The crimped end that fits into the stove is of a larger OD diameter that the opening in the stoveís ID diameter is, so whenever I need to replace that elbow, I need to have the crimped end crimped even more, always ending up with a poor fitting where the pipe comes out of the stove. Itís an old Fisher, and the pipe comes out of the back of the stove, and not the top, so the connection where the elbow comes out of the pipe has always been a weak link in the system. Not much I can do about that except replace the stove, and Iím not sure they make stoves with 6-inch pipes anymore, and replacing the Metalbestos pipe that goes up thru the roof to 8-inches isnít something I want to tackle, and wood heat is no longer my main heat source, as I put central heating in back in 1990. Itís just nice to have a fire on those extra cold winter days. There used to be a hardware store that had a crimper, one with a big handle, and it always did a good job, but nothing like that in town now, so the crimping is an even weaker part of the connection.
 
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Old 04-13-06, 10:47 AM
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Certainly the 2x6 must be well secured to reduce the lively action.

Regarding the larger-into-smaller dilemma, is there some way to insert a sleeve into the stove, then add a bushing to the outside of the sleeve to mate it up to the larger exhaust pipe. This would be substituted for all that crimping. There would be a 1" gap all the way around the sleeve to seal.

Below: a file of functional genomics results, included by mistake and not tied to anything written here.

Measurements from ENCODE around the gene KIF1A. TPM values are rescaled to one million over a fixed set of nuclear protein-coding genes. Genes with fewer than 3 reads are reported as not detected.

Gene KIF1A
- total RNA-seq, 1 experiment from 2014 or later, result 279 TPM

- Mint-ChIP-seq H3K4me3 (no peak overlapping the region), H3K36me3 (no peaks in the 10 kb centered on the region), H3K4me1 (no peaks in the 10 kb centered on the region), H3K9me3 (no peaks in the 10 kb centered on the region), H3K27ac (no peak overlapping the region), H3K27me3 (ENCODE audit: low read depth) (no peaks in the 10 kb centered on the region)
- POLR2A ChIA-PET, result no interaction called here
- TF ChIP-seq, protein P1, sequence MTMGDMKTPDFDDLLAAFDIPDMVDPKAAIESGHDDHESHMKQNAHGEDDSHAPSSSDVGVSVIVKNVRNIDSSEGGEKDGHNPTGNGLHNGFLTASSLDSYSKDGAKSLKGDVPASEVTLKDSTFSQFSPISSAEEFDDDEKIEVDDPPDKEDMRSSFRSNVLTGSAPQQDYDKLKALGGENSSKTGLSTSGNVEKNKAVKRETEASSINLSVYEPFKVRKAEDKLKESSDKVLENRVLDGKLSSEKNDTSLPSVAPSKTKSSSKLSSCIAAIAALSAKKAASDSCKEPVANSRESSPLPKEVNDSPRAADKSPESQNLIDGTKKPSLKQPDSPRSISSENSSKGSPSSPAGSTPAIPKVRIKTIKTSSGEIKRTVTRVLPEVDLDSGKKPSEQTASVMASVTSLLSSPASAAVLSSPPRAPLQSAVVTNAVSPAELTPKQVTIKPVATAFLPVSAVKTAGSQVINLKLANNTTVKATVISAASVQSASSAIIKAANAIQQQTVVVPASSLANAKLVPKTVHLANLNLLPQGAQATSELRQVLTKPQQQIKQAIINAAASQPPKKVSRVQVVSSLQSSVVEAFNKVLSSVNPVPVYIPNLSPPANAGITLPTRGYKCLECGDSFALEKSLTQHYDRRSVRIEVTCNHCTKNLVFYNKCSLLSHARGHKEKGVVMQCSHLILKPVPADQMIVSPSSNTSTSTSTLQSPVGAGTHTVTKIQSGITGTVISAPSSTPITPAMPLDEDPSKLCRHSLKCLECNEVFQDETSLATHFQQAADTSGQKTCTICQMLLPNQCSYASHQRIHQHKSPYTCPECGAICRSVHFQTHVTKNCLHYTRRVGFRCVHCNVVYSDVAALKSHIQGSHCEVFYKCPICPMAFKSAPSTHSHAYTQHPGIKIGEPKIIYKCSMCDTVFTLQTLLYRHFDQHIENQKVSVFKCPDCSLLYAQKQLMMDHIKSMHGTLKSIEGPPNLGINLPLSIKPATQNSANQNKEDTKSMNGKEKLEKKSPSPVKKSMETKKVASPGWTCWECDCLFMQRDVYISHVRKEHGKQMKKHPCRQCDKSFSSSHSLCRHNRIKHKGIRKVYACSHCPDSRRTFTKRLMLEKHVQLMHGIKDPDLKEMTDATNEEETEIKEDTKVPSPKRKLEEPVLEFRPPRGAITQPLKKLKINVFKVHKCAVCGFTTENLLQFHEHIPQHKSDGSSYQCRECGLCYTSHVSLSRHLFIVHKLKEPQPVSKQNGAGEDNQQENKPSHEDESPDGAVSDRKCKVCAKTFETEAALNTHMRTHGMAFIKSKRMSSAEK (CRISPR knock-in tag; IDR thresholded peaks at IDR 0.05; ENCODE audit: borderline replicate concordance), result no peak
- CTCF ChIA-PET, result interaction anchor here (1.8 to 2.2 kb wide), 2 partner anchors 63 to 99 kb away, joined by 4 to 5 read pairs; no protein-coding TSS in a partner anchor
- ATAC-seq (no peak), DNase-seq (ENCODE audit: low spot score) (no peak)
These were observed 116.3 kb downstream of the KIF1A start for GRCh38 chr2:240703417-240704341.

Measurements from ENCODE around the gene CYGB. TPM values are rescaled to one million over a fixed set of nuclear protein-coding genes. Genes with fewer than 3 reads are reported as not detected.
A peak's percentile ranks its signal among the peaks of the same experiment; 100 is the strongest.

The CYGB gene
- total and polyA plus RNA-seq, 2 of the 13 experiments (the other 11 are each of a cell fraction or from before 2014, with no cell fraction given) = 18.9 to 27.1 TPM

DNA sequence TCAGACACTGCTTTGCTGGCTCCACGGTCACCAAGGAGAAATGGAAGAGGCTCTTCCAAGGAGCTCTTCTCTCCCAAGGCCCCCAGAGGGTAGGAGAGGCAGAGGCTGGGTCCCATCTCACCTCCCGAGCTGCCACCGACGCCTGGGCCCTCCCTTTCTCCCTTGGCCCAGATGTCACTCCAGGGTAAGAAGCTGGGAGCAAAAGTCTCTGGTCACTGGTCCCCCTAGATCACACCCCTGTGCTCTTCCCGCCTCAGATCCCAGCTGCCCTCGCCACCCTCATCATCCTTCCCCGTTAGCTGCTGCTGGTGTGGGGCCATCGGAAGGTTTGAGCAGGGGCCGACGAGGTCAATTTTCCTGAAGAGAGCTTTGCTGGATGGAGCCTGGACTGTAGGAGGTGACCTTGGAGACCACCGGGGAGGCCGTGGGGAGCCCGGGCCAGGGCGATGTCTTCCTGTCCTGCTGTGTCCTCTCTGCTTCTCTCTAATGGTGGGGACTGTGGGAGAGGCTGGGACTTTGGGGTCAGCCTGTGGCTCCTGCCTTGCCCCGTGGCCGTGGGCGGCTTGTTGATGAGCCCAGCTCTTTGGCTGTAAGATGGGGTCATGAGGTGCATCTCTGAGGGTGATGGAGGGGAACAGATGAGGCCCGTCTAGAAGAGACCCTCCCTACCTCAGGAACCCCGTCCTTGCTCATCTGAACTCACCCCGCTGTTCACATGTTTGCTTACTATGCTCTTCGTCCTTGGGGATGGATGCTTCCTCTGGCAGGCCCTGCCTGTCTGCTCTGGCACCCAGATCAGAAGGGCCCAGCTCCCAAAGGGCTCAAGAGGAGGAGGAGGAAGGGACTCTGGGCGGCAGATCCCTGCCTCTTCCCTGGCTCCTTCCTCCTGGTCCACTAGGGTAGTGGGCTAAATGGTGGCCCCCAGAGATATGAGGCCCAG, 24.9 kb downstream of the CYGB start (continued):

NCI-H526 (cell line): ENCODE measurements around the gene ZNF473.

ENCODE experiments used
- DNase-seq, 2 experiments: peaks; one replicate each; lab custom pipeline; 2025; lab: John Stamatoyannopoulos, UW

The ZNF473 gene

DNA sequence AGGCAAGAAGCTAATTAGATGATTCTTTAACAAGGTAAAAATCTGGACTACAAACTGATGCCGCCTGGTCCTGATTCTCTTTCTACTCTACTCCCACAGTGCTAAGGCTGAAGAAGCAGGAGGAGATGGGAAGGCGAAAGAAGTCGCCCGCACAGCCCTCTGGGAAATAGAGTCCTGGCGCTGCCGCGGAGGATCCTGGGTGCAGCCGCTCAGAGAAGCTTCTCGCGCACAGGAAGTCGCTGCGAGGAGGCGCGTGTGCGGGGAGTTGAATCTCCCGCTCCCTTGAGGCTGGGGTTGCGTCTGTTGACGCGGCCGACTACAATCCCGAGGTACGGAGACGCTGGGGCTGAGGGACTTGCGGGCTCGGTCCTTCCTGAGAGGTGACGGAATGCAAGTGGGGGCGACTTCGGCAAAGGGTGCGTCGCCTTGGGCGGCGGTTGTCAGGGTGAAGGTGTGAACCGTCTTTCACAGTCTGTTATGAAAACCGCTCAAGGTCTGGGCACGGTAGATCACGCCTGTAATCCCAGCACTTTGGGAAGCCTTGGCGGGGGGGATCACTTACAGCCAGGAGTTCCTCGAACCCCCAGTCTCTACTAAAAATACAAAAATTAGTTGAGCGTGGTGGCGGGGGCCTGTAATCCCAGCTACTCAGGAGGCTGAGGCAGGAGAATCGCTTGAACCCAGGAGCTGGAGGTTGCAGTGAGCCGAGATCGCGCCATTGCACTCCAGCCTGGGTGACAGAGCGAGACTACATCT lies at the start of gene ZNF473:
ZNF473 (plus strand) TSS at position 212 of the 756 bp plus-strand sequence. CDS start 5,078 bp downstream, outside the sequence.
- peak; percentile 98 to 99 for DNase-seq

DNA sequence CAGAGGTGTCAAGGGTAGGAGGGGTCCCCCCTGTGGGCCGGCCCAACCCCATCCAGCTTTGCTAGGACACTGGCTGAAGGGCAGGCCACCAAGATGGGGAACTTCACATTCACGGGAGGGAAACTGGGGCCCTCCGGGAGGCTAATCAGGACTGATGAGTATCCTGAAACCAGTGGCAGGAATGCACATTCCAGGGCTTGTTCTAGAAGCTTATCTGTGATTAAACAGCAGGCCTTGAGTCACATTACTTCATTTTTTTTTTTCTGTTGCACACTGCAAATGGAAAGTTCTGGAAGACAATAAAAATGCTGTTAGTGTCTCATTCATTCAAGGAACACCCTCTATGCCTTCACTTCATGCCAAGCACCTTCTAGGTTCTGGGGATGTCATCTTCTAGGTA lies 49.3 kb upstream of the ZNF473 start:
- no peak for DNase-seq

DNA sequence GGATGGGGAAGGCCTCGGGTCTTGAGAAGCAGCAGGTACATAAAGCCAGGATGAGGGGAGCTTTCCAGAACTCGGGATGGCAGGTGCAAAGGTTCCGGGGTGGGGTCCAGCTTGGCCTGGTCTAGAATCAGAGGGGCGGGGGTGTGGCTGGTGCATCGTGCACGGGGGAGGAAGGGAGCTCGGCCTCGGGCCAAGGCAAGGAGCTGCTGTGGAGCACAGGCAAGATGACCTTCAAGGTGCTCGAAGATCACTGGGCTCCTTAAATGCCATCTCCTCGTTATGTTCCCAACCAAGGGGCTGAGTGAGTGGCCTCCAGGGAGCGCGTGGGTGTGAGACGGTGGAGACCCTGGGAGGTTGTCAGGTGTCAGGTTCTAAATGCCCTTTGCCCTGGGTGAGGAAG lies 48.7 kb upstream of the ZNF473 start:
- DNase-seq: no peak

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Old 04-13-06, 11:36 AM
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This stove hasnít been manufactured for a very long time. The stove was in the house when I bought it in 1980. As for a sleeve, Iíve wondered about that many times, but there is literally no info on this stove that I can find, let alone a sleeve. A sleeve would be the correct fix for this if such an animal existed. The crimping down of the crimped end ends up with the pipe diameter being much smaller, and the crimped end is sloping, causing the crimped part of the elbow to slide out of the stove. It never completely falls out, but I always have to push the elbow back into the stove before and sometimes during use. Kind of a pain, and probably not all that safe. Just a real poor design by Fisher Stoves if you ask me.
 
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Old 04-13-06, 12:03 PM
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I don't know for sure but I think 6" is still standard for most stoves. I replaced my ancient wood burner with a new one [king] about 10 yrs ago and it is 6" pipe. All the 6" stove pipe I have ever seen comes in 2' long sections made from sheet metal. I cut them with tin snips or aviation shears. If it is already put together you can unhook the pipe and lay it flat to cut it.

BTW Wood used to be my only source of heat until installed a heat pump 7 yr ago. I still prefer the wood heat but my wife likes the cleaner HP. A heat pump won't get you warm if you come in half froze but a wood stove sure will!!
 
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Old 04-13-06, 09:33 PM
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Most of the stove pipe I see in hardware stores is 6-inch pipe, but I browsed for stoves once a few years ago, and couldnít find stoves with pipes smaller than 8-inches. Maybe it was an uninformed salesman, or he just wanted to sell what he had. If I was to ever replace the stove, there is no way Iíll go thru the hassle and expense of changing the 6-inch Metalbestos pipe that goes up thru the ceiling, the attic, and the roof to 8-inches. Nope. New stove would have to have 6-inch pipe.

Wood heat is much preferable to electric heat, specially in real cold winter weather, but nothing beats coming home after a long day, and just being able to flip a switch, and have heat.